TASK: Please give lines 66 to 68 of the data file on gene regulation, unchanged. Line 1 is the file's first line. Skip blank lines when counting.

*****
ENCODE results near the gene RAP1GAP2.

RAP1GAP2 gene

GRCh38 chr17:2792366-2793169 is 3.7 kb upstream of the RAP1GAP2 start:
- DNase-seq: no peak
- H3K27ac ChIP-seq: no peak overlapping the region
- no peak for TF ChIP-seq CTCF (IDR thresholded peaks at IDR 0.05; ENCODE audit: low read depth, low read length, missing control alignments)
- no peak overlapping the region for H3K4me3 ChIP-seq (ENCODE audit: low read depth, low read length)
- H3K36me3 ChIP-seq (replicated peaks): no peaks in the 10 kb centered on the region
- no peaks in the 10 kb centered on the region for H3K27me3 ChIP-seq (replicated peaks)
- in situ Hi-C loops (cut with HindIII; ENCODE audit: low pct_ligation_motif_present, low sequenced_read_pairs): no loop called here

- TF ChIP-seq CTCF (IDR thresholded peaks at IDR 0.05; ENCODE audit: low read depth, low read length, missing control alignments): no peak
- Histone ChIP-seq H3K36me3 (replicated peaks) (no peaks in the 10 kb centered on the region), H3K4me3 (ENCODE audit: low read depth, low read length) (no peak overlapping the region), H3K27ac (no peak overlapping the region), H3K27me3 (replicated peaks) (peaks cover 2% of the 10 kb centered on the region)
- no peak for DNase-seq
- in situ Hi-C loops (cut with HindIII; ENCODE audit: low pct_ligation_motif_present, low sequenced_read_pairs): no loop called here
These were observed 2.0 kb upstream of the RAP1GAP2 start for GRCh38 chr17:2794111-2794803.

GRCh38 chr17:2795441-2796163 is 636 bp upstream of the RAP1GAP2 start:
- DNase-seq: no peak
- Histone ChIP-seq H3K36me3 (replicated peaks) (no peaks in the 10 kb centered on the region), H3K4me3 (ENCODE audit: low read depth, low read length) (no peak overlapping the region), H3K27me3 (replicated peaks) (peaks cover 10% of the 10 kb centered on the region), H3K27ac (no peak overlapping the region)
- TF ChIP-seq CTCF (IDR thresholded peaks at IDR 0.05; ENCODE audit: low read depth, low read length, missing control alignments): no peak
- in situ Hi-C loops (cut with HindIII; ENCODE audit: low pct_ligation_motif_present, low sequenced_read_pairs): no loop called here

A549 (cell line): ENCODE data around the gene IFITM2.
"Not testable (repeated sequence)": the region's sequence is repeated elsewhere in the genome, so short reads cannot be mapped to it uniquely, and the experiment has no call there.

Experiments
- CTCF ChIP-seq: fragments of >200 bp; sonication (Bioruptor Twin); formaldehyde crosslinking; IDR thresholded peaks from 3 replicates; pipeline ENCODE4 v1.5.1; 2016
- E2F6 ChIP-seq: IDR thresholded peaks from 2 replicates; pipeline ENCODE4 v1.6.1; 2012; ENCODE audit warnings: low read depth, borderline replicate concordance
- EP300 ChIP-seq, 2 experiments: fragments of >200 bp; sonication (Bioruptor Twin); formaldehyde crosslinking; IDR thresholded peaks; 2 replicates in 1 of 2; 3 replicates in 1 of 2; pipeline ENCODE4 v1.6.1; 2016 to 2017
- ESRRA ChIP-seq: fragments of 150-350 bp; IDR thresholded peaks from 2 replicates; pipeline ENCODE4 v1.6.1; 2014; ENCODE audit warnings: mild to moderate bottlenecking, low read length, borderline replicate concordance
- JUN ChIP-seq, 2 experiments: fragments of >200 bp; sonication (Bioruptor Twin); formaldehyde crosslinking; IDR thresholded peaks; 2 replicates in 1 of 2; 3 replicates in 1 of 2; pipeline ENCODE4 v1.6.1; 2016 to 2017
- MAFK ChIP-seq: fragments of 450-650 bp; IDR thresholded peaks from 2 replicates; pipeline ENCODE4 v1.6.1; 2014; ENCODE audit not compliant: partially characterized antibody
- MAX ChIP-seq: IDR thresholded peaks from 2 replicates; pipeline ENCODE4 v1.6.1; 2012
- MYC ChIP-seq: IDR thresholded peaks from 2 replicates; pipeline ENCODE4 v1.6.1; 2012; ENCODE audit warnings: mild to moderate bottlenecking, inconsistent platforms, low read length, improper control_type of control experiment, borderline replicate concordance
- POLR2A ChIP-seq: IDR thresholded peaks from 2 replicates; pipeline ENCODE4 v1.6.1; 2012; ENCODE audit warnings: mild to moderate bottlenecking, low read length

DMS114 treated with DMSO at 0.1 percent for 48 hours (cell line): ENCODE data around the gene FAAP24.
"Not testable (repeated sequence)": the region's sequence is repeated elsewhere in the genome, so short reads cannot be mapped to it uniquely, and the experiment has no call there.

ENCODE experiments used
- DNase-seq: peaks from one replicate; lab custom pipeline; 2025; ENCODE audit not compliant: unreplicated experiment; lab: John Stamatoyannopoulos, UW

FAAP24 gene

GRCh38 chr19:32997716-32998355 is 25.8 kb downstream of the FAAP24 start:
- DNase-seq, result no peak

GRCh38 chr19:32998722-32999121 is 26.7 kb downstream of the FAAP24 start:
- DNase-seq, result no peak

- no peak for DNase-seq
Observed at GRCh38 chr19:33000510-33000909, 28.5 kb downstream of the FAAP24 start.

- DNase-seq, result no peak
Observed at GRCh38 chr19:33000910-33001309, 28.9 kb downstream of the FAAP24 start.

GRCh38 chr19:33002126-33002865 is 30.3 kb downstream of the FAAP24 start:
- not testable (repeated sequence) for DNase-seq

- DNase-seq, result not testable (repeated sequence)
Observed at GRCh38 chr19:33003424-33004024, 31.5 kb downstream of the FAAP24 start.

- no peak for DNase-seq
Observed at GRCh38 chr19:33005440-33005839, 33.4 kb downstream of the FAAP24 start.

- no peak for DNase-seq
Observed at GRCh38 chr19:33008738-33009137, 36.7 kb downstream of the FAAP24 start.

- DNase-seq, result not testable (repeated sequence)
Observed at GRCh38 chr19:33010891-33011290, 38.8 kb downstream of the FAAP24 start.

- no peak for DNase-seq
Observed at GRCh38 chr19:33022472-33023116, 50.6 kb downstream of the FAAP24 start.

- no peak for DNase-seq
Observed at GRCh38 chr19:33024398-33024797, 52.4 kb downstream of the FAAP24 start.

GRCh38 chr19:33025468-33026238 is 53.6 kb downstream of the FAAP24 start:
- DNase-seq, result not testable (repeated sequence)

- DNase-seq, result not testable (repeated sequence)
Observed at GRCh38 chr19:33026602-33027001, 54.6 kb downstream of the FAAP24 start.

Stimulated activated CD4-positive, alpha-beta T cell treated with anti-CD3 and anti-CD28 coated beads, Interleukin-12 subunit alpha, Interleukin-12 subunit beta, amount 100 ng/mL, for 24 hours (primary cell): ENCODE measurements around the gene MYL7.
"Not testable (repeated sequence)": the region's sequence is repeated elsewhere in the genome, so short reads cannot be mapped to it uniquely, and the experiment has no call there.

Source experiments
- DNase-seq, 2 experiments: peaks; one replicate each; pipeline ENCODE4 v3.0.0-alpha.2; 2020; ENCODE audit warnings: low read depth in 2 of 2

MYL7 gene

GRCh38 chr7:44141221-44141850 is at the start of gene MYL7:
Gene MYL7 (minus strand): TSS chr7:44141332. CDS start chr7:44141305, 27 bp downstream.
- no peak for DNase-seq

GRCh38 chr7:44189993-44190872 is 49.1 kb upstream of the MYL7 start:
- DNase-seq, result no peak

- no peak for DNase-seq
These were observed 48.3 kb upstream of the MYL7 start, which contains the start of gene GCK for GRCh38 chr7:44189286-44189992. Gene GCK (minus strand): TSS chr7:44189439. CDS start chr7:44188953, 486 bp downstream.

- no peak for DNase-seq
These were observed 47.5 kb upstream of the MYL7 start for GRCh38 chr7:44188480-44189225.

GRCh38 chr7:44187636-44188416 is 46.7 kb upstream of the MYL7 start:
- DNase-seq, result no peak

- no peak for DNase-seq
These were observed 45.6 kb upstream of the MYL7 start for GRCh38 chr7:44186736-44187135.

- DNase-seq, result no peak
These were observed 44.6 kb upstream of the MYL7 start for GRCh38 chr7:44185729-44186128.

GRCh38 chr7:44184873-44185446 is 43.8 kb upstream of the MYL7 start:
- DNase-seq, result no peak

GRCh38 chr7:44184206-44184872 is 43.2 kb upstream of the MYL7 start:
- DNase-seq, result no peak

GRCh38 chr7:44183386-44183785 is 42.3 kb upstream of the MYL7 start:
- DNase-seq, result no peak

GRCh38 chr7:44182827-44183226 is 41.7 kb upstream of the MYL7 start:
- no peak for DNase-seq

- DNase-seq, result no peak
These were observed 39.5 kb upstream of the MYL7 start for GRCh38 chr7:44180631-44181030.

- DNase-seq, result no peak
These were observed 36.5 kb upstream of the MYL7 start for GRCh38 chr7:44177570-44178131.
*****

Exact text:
Source experiments
- DNase-seq, 2 experiments: peaks; one replicate each; pipeline ENCODE4 v3.0.0-alpha.2; 2020; ENCODE audit warnings: low read depth in 2 of 2

MYL7 gene